The Seven Ways To Respond To A Crisis
In his classic public speaking book, You Are The Message, Roger Ailes defines five ways to respond to a crisis: attack, defend, counterattack, sell, or ignore. That’s the most succinctly articulated crisis communications playbook I’ve ever seen, and it’s a good one.
To complete his list, I’d add two other strategies: deflect and apologize.
In this post, I’ll offer examples of each of the seven responses you might consider offering when a crisis befalls your organization.
1. Attack: “I want to make clear that we have always complied with the law and that these charges are a result of having an overzealous prosecutor who desperately wants to become mayor.”
2. Defend: “We knew this decision would be controversial with some people, but we made it because we felt—and still feel—that it was the right thing to do. In order to serve our customers better for the long-term, we had to make a difficult decision in the short-term.”
3. Counterattack: “Of course our competitor is saying negative things about our new product. They haven’t had a successful product launch in five years, so they’re trying to make people forget about their own dismal track record.”
4. Sell: “I knew this decision would be controversial with some voters, but I made it because I know that voters expect me to make the tough choices. So here’s what I’d ask voters: Even if you disagree with me on this issue, consider whether you want someone in office who is willing to make tough decisions on your behalf instead of just doing things the way they’ve always been done. I hope you do, and if so, I’m your man.”
5. Ignore: “[silence]”
6. Deflect: “This is an issue for the Justice Department. It wouldn’t be appropriate for the White House to comment on this matter.”
7. Apologize: “We got this wrong. I want to personally apologize to all of the people who were affected by this issue, and I want them to know that we are taking immediate steps to make sure this never happens again.”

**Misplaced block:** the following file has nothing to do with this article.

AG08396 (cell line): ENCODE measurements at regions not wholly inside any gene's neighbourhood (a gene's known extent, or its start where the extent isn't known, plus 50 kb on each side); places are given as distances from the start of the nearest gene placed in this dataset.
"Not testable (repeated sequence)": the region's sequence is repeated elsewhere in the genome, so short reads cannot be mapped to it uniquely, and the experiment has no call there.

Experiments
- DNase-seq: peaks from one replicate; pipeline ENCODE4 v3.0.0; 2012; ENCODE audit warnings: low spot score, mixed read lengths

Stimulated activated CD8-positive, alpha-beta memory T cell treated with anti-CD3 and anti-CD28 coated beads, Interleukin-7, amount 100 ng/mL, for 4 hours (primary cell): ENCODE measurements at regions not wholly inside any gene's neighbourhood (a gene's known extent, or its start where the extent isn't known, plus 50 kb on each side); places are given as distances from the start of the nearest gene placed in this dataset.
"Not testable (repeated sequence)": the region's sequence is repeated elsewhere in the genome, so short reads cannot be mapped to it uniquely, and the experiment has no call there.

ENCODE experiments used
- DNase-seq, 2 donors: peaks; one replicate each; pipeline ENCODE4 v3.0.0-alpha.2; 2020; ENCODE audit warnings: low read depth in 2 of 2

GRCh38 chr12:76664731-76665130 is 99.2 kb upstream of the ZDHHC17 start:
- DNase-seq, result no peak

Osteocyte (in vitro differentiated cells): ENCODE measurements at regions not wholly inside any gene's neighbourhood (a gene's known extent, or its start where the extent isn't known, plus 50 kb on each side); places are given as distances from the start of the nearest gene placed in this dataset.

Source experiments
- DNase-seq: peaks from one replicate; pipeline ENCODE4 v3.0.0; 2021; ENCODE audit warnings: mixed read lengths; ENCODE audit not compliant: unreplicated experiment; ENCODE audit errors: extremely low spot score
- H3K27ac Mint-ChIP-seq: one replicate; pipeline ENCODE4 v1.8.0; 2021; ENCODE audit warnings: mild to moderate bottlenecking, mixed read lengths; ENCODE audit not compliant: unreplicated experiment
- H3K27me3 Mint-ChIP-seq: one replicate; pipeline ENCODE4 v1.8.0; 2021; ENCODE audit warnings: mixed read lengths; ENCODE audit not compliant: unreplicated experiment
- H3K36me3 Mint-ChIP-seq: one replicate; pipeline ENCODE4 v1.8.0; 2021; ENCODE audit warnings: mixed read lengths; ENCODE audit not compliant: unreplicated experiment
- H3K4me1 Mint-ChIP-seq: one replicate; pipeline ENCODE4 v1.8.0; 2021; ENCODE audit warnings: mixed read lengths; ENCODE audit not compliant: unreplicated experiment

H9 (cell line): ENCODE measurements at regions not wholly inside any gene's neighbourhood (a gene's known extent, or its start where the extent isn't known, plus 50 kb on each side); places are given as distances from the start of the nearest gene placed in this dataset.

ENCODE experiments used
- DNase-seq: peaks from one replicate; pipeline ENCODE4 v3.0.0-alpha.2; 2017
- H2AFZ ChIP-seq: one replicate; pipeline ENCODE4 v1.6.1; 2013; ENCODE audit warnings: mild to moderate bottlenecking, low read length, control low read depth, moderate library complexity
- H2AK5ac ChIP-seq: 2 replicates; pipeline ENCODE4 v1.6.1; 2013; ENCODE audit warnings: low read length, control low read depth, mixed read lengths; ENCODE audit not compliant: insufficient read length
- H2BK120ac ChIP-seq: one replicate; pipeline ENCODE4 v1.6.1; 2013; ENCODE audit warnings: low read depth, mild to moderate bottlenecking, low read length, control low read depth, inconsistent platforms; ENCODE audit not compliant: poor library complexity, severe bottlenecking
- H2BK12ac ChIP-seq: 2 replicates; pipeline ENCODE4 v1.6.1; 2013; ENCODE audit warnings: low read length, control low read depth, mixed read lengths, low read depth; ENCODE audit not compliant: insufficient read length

Like this post? Learn more about crisis communications in my book, The Media Training Bible: 101 Things You Absolutely, Positively Need to Know Before Your Next Interview.
You forgot the last response to a crisis ‘they’ never tell you — run like hell. Okay, done being glib.
These are all very good tips. But which is the best approach? I would submit that depending on the extent of damage control one must do, a combination of these would address the issue.
Deciding on which to use is the key, Rodger, and this is why a company should rely on a professional’s advice. I want a specialist to do the operation, an engineer to design the wing, a mechanic to fix my car – and I recommend the CEO use communication resources to handle communication strategy. Seems simple enough.
Great list, Brad.
Doug and Rodger –
Great feedback. I started to put guidelines about when to use each of the seven approaches in this article, but abandoned that approach when it became clear that the real answer about when to use each is, “It depends.” Each crisis has its own set of circumstances, so a savvy communications professional would have to analyze the pros and cons of each before acting.
Generally speaking, I’d say that counterattacking is probably the riskiest of the bunch.
Thanks for reading and commenting!
Very nice list, Brad. I have seen a lot of folks get in trouble with the “Ignore” tactic where it simply made the media mad and sometimes even hostile.
I would use great caution when trying to ignore a crisis.